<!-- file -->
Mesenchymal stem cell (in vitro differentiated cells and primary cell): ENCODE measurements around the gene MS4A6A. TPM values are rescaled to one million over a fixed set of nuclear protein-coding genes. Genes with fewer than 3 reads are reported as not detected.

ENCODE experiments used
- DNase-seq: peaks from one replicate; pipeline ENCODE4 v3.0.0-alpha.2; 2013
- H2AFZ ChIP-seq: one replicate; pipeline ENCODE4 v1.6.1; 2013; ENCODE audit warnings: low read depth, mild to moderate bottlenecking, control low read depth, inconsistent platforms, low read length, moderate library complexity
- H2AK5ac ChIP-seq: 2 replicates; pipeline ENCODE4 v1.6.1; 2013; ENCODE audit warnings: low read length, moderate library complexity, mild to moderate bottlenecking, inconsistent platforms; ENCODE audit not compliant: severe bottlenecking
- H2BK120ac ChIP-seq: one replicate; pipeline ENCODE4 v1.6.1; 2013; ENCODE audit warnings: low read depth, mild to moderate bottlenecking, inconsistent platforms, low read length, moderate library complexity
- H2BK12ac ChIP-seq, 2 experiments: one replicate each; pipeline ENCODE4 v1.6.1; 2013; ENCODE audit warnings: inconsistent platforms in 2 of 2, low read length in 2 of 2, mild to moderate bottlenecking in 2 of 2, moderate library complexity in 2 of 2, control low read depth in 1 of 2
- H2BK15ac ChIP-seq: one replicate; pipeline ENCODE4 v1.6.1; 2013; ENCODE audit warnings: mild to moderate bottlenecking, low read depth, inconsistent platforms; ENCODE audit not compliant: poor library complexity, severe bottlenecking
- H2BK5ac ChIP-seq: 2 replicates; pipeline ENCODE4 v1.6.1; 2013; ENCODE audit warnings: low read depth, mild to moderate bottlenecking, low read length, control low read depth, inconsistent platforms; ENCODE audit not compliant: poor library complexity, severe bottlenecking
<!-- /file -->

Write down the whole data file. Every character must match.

Mesenchymal stem cell (in vitro differentiated cells and primary cell): ENCODE measurements around the gene MS4A6A. TPM values are rescaled to one million over a fixed set of nuclear protein-coding genes. Genes with fewer than 3 reads are reported as not detected.

ENCODE experiments used
- DNase-seq: peaks from one replicate; pipeline ENCODE4 v3.0.0-alpha.2; 2013
- H2AFZ ChIP-seq: one replicate; pipeline ENCODE4 v1.6.1; 2013; ENCODE audit warnings: low read depth, mild to moderate bottlenecking, control low read depth, inconsistent platforms, low read length, moderate library complexity
- H2AK5ac ChIP-seq: 2 replicates; pipeline ENCODE4 v1.6.1; 2013; ENCODE audit warnings: low read length, moderate library complexity, mild to moderate bottlenecking, inconsistent platforms; ENCODE audit not compliant: severe bottlenecking
- H2BK120ac ChIP-seq: one replicate; pipeline ENCODE4 v1.6.1; 2013; ENCODE audit warnings: low read depth, mild to moderate bottlenecking, inconsistent platforms, low read length, moderate library complexity
- H2BK12ac ChIP-seq, 2 experiments: one replicate each; pipeline ENCODE4 v1.6.1; 2013; ENCODE audit warnings: inconsistent platforms in 2 of 2, low read length in 2 of 2, mild to moderate bottlenecking in 2 of 2, moderate library complexity in 2 of 2, control low read depth in 1 of 2
- H2BK15ac ChIP-seq: one replicate; pipeline ENCODE4 v1.6.1; 2013; ENCODE audit warnings: mild to moderate bottlenecking, low read depth, inconsistent platforms; ENCODE audit not compliant: poor library complexity, severe bottlenecking
- H2BK5ac ChIP-seq: 2 replicates; pipeline ENCODE4 v1.6.1; 2013; ENCODE audit warnings: low read depth, mild to moderate bottlenecking, low read length, control low read depth, inconsistent platforms; ENCODE audit not compliant: poor library complexity, severe bottlenecking